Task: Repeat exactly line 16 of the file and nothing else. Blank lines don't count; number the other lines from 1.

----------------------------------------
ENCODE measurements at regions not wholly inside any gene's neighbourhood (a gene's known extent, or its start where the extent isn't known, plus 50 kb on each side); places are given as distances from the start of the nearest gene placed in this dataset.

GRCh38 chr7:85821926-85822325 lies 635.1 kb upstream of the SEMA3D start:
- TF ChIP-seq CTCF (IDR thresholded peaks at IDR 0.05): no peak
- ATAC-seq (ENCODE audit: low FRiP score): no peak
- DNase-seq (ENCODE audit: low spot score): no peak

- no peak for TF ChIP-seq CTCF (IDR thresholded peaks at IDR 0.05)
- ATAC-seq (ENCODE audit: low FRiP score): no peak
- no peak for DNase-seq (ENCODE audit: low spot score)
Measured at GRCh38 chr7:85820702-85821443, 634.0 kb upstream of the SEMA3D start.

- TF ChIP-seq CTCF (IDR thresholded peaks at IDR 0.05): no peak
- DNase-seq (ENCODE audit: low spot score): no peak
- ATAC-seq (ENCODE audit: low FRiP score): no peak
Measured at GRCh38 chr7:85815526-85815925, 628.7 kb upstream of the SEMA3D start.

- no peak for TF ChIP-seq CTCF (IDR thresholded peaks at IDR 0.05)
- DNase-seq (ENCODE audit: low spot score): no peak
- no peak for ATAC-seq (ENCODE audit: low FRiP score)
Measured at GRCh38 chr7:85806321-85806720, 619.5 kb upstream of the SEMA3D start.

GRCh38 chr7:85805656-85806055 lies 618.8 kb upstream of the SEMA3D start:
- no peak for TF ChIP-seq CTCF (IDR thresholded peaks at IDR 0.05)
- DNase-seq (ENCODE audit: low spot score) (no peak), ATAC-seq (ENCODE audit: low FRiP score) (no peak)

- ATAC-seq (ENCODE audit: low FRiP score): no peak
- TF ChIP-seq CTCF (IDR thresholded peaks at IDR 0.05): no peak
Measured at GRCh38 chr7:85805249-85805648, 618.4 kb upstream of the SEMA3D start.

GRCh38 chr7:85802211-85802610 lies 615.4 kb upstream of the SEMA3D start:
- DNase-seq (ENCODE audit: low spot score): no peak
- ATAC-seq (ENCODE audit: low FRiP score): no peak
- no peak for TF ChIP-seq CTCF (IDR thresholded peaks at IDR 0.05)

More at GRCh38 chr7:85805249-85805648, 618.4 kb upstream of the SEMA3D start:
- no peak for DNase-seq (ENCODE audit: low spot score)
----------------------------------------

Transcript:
- no peak for ATAC-seq (ENCODE audit: low FRiP score)